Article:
Basic Shell

Basic Shell

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pwd     #print working directory

ls     #list content

ls /dir/subdir     #starts with / -> absolute path

ls dir/subdir     #doesn't start with / -> relative path

ls -R    #see also content in the subdirectory

ls -F     #see also a * after runnable programs, / after directories

cd     #change directory

..     #parent directory

cd ..     #go to parent directory

ls ..     #list parent directory content

~     #home directory

cd ~     #go to home directory

ls ~     #list home directory content

cp     #copy files

cp original.txt duplicate.txt     #copy original.txt and name it duplicate.txt

NB: use quotes if there are spaces in files or directories names

cp original.txt duplicate.txt backup     #copy the 2 files in the backup directory

#mv: move or rename files or directories
#move the files from backup to the parent directory
mv backup/original.txt backup/duplicate.txt ..    

mv original.txt old.txt     #rename original.txt in old.txt

mv backup backuptwo     #rename the backup directory

rm     #remove files

rm old.txt duplicate.txt     #remove the 2 files

rmdir     #remove a directory only if it's empty

rmdir backuptwo

mkdir     #make a new directory

mkdir backup

cat     #print file content

cat test.txt

less     #display file content one page at time

less test.txt     #now we can use spaceboard for go to next page or q to quit

less test.txt new.txt

:n to go to the next file, :p for go to the previous one, :q to quit

head     #display first 10 lines

head -n 3 test.txt     #only first 3 lines

NB: with tab you have auto completion, double tab in case of ambiguity

man     #find out what a command do

man less

cut      #select column from a file

#select columns from 2 to 5 and 8 using comma as separator
cut -f 2-5,8 -d , file.csv     #-f = fields, -d = delimiter

grep     #select a line in file according to what contain

grep hello file.csv     #select lines with hello

grep patterns
-c: print a count of matching lines rather than the lines themselves
-h: do not print the names of files when searching multiple files
-i: ignore case (e.g., treat "Regression" and "regression" as matches)
-l: print the names of files that contain matches, not the matches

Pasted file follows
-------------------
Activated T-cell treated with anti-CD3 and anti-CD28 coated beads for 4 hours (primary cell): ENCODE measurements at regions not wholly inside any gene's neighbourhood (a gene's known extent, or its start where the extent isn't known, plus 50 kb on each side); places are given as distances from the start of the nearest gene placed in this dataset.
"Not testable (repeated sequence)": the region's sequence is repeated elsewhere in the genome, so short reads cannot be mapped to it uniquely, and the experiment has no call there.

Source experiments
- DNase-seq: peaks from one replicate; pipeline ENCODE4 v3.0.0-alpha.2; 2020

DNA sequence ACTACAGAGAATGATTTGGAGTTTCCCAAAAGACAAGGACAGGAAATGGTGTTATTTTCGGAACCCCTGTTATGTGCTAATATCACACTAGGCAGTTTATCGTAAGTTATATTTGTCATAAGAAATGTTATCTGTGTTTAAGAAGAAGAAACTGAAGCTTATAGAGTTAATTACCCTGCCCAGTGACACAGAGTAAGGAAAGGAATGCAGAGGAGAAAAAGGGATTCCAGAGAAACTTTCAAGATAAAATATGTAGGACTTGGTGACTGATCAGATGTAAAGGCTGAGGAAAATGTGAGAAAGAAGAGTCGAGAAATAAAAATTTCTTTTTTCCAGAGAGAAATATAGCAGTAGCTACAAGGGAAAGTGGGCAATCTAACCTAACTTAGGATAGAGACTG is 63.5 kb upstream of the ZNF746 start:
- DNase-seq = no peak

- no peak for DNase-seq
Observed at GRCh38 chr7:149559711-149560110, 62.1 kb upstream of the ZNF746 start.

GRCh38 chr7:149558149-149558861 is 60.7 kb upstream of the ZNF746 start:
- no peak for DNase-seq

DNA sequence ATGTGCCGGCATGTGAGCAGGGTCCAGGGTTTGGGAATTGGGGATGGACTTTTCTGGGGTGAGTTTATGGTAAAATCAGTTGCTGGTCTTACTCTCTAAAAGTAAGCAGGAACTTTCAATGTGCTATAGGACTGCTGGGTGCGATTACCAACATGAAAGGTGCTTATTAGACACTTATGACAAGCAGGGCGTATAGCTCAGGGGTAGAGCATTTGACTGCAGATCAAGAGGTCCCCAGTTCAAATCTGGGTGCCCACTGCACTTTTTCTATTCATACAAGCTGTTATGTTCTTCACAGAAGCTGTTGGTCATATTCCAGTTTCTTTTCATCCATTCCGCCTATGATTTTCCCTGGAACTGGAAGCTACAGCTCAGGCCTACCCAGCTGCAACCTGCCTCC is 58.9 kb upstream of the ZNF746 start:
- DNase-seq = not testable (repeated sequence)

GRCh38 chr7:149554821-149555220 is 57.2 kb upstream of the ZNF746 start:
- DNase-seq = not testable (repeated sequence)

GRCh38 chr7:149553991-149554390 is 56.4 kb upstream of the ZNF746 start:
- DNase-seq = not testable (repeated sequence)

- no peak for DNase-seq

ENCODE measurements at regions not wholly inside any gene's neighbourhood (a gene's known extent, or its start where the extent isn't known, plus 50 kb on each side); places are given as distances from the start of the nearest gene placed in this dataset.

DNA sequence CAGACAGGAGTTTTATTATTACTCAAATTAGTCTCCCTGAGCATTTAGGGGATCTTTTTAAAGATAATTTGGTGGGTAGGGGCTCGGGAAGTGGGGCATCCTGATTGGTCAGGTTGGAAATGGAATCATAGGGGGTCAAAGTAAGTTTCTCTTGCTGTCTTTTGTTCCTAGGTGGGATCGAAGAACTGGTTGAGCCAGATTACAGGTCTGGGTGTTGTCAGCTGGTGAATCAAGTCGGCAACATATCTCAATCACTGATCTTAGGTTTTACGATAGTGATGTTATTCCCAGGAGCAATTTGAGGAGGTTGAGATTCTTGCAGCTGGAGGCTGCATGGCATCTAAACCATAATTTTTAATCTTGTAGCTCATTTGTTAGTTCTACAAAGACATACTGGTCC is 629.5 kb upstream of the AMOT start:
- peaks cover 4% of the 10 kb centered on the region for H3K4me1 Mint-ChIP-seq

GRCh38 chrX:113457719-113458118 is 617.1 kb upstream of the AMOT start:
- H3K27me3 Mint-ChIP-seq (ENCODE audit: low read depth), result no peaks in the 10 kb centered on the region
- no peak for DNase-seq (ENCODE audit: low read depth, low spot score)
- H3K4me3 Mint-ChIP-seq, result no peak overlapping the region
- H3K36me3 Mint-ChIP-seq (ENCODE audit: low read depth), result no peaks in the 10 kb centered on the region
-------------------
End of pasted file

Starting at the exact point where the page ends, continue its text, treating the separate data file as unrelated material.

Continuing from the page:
-n: print line numbers for matching lines
-v: invert the match, i.e., only show lines that don't match

grep -n -v hello test.csv     #select lines with lines number without hello

grep -c hello file.csv two.csv     #how many lines with hello in the two files 

sed     #replace

sed 's/hello/hi/g' test.txt     #replace hello with hi in test.txt

\> redirects output to a file

head -n 3 test.txt > test2.txt

| create pipe

#take first 9 rows, then take the last two of the result (8-9)
head -n 9 test.txt > tail -n2

#1. select first column of the comma delimited file.csv in dir
#2. remove lines with "Date" (maybe the header)
#3. take the first ten lines
cut -d , -f 1 dir/file.csv | grep -v Date | head -n 10

wc count of the character (-c), words (-w), lines (-l) in a file

grep hello file.csv | wc -l     #num of records with hello

* -> matches 0 or more characters
? -> matches a single character
[...] -> matches any one of the characters in the brackets
{...} -> matches any of the comma-separated patterns in the brackets

cut -d , -f 1 dir/*.csv     #first field of all csv files in dir

cut -d , -f 1 dir/c*.csv     #first field of all csv files in dir starting with c

sort put data in order (alphabetically without patterns)

sort patterns
-r -> reverse alphabetical order
-r -> sort numerically
-b -> ignore leading blanks
-f -> case insensitive

#take column 2 of the file, only the lines with hello, reverse order
cut -d , -f 2 dir/file.csv | grep -v hello| sort -r

uniq remove adjacent duplicate lines

# take second column of the file without duplicates
cut -d , -f2 file.csv | sort -r | uniq

# same but with count of how often each occours
cut -d , -f2 file.csv | sort -r | uniq -c

# same the result in new.csv
cut -d , -f2 file.csv | sort -r | uniq -c > new.csv

ctrl+c for stop a running program

some environment variables
HOME -> User's home directory
PWD -> Present working directory
SHELL -> Which shell program is being used
USER -> User's ID

echo     #prints its argument

echo hello     #print hello

echo $USER      #print the value of the variable

testvar=dir/file.csv    #assign dir/file.csv to the variable testvar

head -n 1 testvar

expr for numeric calculation but without decimal

expr 1+3

bc is a calculator program, you can use it in a pipe

echo "5 + 7.5" | bc

echo "scale = 3; 10 / 3" | bc     #scale for how many decimals

for loops
for [variable] in [list] ; do [body] ; done

# print second line of each csv in directory dir
for file in dir/*.csv; do head -n 2 $file | tail -n 1; done
nano file.txt     #edit file.txt with nano text editor

history     #see your command history

history | tail -n 3 >    #save your last 3 steps to file

head -n 1 dir/*.csv >     #save command in sh file

bash     #tell shell to run commands in the file

$@     #all of the command-line parameters given to the script

Es. if contains sort $@ | uniq, executing:

bash dir/file.csv

will run this command:

sort dir/file.csv | uniq

if you execute this:

bash dir/file.csv dir/file2.csv

it processes both the files.
Use $1, $2, and so on to refer to specific command-line parameters:

head -n $2 $1 | tail -n 1 | cut -d , -f $3 >
#take a filename, the row to select, the column to select, and print
bash dir/file.csv 4 2

you can write for loops in shell scripts without semicolon

# Print the first and last data records of each file.
for filename in $@
    head -n 2 $filename | tail -n 1
    tail -n 1 $filename

in shell scripts use # for comments

use \ to go to new line